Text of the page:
By Ayana Jones
PHILADELPHIA — Michelle Kerr-Spry has joined other local mothers in calling for peace in the streets after losing her son to gun violence in 2005.
“Let me just paint a picture for you,” she said during a rally Thursday afternoon held by Mothers in Charge.
“Too many mothers cannot even say goodbye to their children and give a kiss on their forehead in the casket because the damage is so severe that they cannot have open caskets.”
Kerr-Spry recalled the harrowing experience of being at the hospital when her 18-year-old son Blain Spry was shot.
“In the hospital, when my son was shot all I knew is he had been shot four times. I didn’t have the wherewithal to ask where and I kept on trying to stroke his chin and the doctor just kept pulling my hand away,” she said. “What I didn’t know is that my son had been shot in his neck and there was barely any neck left.”
Kerr-Spry said he also sustained gunshots to his heart, kidney, lungs, and stomach.
“There was no vital organs left of my son,” she said. “Too many of us do not even have the closure to hug our babies — to say goodbye to our babies. They’re lying in some dirty street — in a place that they don’t know, with no one who loves them — dying,” said Kerr-Spry, a program director for Mothers in Charge.
“That’s the reality of gun violence. They die alone. They don’t die with us hugging them. They are brought into the world from our wombs, from our bodies, with love and they die alone,” she said.
Kerr-Spry was joined at the rally by other mothers who lost their children to gun violence, elected officials, young people, and leaders of nonprofit organizations who are calling for people to put the guns down.
Some of the mothers in attendance are marking this Mother’s Day for the first time without their children who were victims of gun violence.
Kerr-Spry said she’s tired of going through Mother’s Day laying on her son’s gravesite screaming “why are you not here and why hasn’t your killer been caught?
“While many of you are planning dinners and brunches to have with your mother, many of us don’t have the energy to face the day? That’s our reality,” she continued. “We are asking you for peace. We are telling you we want it now.”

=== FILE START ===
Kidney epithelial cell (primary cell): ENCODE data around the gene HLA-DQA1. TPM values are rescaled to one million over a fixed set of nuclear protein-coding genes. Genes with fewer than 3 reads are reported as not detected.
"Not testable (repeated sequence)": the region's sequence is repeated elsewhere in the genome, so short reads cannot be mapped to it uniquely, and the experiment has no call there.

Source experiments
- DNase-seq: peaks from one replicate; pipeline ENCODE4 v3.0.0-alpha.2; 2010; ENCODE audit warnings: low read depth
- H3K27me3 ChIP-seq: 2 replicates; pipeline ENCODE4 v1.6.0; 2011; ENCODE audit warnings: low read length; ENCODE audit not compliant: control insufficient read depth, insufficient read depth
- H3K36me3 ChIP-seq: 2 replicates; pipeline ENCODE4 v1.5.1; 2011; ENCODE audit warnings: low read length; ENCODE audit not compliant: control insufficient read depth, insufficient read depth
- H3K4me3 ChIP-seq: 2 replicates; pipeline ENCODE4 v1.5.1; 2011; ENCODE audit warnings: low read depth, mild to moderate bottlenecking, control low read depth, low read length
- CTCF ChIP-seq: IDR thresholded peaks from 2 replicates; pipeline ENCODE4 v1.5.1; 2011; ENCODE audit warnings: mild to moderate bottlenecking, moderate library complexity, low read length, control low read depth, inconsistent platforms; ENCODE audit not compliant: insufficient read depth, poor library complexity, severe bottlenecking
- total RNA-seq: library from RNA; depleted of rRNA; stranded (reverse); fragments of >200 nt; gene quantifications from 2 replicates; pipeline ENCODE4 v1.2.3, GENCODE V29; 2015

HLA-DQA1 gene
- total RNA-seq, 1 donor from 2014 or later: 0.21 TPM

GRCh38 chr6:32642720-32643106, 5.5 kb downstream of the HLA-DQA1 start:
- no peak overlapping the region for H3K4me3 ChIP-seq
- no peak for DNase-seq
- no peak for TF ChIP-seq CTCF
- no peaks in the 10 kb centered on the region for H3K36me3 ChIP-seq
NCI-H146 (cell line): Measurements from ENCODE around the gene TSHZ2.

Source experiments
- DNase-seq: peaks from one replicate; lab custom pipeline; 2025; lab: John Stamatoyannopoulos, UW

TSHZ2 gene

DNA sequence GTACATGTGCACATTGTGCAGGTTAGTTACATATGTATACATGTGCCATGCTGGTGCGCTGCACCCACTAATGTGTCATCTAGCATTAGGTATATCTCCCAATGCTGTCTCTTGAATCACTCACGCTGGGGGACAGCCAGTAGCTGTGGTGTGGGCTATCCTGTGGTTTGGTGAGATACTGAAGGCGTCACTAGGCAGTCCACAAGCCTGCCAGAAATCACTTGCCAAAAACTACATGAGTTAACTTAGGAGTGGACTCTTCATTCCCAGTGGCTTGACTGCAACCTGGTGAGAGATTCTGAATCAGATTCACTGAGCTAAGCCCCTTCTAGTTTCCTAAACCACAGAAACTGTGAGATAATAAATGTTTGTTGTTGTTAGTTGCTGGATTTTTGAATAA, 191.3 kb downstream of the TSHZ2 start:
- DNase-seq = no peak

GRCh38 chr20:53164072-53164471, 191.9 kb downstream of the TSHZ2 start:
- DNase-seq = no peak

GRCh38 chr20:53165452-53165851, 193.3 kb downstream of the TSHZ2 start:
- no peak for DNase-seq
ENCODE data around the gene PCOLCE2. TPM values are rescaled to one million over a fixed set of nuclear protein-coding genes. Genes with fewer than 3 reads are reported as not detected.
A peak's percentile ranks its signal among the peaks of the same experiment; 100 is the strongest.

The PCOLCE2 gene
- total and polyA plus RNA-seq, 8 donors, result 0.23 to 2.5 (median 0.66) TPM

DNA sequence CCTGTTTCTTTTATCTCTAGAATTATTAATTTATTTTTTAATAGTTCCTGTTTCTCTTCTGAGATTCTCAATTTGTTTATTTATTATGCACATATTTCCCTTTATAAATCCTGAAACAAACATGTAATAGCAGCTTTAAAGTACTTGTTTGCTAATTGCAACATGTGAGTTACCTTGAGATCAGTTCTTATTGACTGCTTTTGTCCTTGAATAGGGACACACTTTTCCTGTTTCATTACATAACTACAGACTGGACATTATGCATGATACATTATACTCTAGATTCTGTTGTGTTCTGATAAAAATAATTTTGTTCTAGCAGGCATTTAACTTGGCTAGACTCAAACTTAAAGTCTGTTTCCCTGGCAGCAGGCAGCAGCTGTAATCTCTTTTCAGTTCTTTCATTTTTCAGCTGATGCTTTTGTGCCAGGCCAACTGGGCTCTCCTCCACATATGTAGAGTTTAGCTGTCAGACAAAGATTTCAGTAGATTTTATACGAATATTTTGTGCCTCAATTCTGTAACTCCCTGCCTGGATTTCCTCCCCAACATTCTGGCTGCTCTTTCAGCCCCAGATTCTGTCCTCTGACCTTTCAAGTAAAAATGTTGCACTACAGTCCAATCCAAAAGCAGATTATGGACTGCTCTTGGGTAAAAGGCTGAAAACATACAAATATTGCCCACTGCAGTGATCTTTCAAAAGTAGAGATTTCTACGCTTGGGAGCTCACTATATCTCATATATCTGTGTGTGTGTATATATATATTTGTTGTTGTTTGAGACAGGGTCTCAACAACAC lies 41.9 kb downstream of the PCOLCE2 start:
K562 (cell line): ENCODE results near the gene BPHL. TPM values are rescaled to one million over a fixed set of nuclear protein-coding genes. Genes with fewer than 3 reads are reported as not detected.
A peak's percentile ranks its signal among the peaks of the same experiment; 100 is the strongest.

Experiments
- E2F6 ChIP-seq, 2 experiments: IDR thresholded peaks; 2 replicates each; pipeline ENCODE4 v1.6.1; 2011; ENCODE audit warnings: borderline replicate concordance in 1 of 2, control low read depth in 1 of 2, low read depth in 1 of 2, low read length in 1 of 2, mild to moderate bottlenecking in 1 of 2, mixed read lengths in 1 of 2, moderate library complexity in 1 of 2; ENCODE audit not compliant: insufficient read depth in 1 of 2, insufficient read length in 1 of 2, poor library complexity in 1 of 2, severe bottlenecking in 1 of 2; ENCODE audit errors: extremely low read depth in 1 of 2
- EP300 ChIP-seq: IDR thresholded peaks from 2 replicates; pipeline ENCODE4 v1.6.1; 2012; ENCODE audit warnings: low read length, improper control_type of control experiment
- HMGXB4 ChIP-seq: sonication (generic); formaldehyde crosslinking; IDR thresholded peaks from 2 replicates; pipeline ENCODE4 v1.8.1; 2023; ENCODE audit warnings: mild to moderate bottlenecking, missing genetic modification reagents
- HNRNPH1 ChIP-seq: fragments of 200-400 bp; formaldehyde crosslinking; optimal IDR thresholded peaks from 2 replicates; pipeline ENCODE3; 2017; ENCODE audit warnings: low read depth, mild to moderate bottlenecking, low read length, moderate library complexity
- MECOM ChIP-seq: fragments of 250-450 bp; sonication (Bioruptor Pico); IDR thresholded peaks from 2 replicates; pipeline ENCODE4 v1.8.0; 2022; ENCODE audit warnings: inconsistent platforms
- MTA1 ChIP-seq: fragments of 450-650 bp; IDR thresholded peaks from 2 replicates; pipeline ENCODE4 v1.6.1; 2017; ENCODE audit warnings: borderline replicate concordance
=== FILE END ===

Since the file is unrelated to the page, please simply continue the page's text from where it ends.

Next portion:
During the event, Mothers In Charge founder Dorothy Johnson-Speight highlighted what led her to start the organization.
“I lay on my sofa in a fetal position in May of 2003 wondering what to do because I was in such pain because my son had been shot to death over a parking space,” she said. “It came to me what can I do and I had a vision of mothers with bullhorns, pleading with their sons — sons put down your guns — and that is how this theme came about.”
Johnson-Speight discussed the importance of everyone coming together to address gun violence.
“Mothers, fathers, everybody we need to get involved,” she stressed. “We’ve got to be the change that you want to see. We can’t depend on the police or elected officials all the time. We have to do what we have to do as well. These are our children. Nobody is going to come and save us. We’ve got to be the ones to do that.”
The event featured remarks from representatives of community organizations that are working to address the violence such as Black Male Community Council of Philadelphia, Man Up PHL, The CHARLES Foundation, Every Murder is Real and the No Mo Foundation.
During the rally, City Councilmember Kenyatta Johnson presented MIC with a city citation. He addressed the importance of community members stepping up so that mothers who lost their children to gun violence can receive justice.
“We talk a lot about police reform, criminal justice reform but these mothers who have lost loved ones to senseless gun violence — for those who have cold cases — they deserve justice,” said Johnson, who is the chairman of City Council’s Special Committee on Gun Violence Prevention.
“So if you see something, say something because some of the best things that you can do for some of these mothers who have lost loved ones to gun violence is to help them have closure.
“So we also have to make sure that we step up to the plate as a community and work with the law enforcement and work with the district attorney’s office,” he said. “We know who is raising havoc in our community.
“We know who the shooters are and if you sit on the sideline and let those young men wreak havoc in our community without stepping up to the plate and trying to get them on the right path, when a homicide does happen and you don’t step up to the plate and work with the DA, work with the police commissioner and homicide to bring justice to the family, then you a part of the problem in the community.
“Because what happens when that young person commits that homicide they think they can do it again and again and again,” he continued.
Ayana Jones is a reporter at the Philadelphia Tribune, where this story first appeared.
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